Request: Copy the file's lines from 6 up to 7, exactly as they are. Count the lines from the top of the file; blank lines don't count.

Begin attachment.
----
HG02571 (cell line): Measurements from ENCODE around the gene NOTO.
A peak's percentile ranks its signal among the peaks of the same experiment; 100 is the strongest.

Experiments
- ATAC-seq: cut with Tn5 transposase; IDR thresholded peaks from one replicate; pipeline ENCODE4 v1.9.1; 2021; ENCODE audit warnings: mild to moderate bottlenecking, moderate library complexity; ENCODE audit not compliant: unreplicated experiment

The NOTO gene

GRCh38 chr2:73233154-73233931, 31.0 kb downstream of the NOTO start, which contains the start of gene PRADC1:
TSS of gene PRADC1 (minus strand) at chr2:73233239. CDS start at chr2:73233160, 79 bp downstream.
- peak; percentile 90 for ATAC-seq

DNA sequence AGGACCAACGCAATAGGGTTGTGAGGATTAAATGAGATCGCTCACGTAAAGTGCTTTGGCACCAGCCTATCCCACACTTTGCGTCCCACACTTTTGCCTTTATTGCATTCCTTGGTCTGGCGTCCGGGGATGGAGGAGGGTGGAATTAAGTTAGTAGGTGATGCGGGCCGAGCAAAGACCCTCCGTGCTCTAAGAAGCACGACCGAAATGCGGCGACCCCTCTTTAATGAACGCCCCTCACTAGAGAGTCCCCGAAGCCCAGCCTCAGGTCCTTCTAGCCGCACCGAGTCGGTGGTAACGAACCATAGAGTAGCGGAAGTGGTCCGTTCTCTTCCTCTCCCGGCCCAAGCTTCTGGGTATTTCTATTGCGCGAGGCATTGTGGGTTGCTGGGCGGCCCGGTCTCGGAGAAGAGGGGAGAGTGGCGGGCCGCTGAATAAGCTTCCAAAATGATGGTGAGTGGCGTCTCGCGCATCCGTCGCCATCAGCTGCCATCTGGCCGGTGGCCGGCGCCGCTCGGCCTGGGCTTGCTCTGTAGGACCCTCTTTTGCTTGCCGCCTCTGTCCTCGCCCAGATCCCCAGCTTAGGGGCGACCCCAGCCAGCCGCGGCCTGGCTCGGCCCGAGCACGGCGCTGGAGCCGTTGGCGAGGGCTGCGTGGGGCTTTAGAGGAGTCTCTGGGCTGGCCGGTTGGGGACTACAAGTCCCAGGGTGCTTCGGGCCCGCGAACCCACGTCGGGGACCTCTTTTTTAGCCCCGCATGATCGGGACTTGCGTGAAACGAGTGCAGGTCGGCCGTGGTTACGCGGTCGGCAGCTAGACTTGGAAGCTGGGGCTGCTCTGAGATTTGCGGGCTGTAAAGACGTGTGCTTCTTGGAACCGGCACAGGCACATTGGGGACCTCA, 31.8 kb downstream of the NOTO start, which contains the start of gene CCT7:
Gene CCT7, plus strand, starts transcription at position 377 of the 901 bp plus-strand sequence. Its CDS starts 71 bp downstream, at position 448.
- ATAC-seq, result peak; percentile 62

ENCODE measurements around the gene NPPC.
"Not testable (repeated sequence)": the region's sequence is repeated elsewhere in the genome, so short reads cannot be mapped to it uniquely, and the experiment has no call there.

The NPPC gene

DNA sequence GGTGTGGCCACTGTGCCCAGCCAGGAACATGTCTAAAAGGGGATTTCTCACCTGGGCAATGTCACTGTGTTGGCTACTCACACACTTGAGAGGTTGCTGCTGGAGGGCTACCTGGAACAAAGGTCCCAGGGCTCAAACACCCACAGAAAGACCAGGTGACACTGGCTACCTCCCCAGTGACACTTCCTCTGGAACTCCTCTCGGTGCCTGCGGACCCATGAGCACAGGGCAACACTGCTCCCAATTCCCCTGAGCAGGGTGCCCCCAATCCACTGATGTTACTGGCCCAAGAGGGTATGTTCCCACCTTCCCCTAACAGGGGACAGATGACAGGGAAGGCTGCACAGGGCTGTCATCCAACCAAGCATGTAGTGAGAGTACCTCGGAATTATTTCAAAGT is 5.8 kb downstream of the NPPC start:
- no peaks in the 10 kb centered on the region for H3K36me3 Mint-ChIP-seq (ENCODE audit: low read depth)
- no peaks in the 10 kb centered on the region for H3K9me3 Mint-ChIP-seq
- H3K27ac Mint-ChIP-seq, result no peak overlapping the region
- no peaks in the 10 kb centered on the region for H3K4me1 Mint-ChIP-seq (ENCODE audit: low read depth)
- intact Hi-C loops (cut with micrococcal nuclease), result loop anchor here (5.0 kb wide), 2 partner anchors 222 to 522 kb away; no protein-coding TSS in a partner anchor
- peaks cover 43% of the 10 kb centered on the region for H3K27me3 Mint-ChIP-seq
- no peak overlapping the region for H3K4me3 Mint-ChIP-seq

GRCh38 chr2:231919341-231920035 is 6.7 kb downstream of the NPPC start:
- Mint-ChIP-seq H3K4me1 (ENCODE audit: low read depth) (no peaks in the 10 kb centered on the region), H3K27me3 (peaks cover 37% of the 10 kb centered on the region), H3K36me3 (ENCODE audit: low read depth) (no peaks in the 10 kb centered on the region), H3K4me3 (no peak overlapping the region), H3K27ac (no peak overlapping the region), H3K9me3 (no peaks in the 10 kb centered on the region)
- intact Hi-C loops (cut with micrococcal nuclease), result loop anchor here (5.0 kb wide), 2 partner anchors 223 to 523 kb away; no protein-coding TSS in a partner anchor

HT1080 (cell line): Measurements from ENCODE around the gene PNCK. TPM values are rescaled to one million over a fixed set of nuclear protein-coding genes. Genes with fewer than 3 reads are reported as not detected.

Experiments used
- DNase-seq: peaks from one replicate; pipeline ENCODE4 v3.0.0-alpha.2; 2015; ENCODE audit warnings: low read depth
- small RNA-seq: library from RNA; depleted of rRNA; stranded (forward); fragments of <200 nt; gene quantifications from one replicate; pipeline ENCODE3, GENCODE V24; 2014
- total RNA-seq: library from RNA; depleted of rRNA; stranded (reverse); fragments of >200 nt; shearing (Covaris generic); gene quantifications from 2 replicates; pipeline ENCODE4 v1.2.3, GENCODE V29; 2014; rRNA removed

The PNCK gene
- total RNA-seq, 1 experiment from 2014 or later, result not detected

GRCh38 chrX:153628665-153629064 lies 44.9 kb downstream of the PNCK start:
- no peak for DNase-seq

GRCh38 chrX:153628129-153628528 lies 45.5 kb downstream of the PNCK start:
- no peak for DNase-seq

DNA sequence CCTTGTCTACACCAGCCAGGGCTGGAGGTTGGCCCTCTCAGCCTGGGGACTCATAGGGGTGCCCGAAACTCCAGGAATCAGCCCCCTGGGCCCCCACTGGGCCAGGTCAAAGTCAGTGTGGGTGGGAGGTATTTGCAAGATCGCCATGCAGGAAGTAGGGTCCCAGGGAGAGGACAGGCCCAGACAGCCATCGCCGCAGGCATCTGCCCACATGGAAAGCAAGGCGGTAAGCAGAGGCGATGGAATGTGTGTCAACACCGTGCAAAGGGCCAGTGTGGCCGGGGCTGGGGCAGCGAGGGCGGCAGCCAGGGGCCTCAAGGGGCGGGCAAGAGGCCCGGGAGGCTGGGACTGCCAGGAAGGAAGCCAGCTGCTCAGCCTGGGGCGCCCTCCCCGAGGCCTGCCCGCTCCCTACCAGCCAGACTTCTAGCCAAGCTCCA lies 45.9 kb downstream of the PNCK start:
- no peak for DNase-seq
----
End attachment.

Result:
GRCh38 chr2:73233154-73233931, 31.0 kb downstream of the NOTO start, which contains the start of gene PRADC1:
TSS of gene PRADC1 (minus strand) at chr2:73233239. CDS start at chr2:73233160, 79 bp downstream.